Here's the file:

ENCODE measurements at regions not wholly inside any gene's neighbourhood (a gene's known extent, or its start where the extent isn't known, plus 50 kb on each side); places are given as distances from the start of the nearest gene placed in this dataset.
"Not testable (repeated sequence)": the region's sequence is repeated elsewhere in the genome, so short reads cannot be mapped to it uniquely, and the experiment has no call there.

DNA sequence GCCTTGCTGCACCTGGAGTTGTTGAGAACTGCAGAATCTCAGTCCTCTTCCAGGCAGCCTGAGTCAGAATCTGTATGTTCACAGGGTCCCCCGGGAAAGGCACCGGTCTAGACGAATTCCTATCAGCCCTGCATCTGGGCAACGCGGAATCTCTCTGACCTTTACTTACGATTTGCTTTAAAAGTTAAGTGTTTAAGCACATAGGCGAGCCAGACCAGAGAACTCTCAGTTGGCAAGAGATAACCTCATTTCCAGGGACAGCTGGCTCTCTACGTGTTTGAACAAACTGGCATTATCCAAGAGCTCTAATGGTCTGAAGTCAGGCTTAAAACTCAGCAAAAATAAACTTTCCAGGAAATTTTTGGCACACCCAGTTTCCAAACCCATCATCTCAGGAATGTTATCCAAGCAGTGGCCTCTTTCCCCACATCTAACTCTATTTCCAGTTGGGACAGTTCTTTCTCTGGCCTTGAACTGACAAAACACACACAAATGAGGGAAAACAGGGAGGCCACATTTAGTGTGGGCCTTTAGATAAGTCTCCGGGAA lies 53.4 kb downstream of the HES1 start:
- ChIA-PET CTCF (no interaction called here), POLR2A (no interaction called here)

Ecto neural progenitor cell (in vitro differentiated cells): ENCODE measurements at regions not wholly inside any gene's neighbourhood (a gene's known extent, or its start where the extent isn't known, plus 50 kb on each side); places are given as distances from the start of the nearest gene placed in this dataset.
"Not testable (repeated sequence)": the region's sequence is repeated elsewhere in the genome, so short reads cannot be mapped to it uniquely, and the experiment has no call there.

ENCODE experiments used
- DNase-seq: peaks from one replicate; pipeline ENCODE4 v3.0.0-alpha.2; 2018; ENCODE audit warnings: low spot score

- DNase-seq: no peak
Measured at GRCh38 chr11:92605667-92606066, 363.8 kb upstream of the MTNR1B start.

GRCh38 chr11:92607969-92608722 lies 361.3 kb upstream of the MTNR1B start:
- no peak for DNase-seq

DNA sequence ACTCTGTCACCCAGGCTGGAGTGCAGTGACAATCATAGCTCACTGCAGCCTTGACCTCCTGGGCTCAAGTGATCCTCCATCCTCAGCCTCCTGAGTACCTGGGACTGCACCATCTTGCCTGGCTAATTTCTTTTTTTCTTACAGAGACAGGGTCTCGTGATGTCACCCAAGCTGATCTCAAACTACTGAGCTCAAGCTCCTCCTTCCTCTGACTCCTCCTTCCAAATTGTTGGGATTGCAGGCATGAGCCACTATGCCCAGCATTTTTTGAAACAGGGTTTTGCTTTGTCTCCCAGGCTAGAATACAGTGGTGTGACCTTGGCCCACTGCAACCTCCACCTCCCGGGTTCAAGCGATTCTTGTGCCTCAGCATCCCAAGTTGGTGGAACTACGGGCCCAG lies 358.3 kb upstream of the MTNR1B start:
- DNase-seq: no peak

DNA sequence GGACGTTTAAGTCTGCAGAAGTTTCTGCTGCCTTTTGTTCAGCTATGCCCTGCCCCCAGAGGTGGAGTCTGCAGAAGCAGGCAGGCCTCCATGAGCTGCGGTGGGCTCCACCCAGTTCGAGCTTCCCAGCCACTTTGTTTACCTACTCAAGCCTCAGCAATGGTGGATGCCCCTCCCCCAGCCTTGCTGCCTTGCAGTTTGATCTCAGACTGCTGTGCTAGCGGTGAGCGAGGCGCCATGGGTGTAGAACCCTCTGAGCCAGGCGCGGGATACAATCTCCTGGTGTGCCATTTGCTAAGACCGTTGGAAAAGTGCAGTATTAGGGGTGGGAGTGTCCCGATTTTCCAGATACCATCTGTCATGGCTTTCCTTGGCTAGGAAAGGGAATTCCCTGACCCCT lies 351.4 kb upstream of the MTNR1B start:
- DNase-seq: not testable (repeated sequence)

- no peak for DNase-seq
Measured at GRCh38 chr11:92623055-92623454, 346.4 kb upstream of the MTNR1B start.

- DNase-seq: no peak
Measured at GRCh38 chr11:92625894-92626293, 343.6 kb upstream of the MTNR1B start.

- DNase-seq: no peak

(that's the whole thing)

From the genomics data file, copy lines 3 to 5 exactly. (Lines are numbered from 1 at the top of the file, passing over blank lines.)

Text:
DNA sequence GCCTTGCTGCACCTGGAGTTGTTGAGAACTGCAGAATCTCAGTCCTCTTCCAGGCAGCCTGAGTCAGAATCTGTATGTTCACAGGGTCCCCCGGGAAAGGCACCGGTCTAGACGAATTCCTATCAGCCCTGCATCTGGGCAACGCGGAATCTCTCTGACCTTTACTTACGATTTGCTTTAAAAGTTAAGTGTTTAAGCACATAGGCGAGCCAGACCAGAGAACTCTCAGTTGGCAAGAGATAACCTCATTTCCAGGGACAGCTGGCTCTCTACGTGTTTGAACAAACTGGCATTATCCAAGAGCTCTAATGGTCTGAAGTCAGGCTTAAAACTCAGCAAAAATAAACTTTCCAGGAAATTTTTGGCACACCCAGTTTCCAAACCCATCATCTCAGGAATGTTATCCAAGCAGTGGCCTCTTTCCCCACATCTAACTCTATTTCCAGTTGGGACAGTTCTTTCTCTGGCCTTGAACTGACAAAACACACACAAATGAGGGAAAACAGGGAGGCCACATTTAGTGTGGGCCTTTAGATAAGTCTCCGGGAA lies 53.4 kb downstream of the HES1 start:
- ChIA-PET CTCF (no interaction called here), POLR2A (no interaction called here)

Ecto neural progenitor cell (in vitro differentiated cells): ENCODE measurements at regions not wholly inside any gene's neighbourhood (a gene's known extent, or its start where the extent isn't known, plus 50 kb on each side); places are given as distances from the start of the nearest gene placed in this dataset.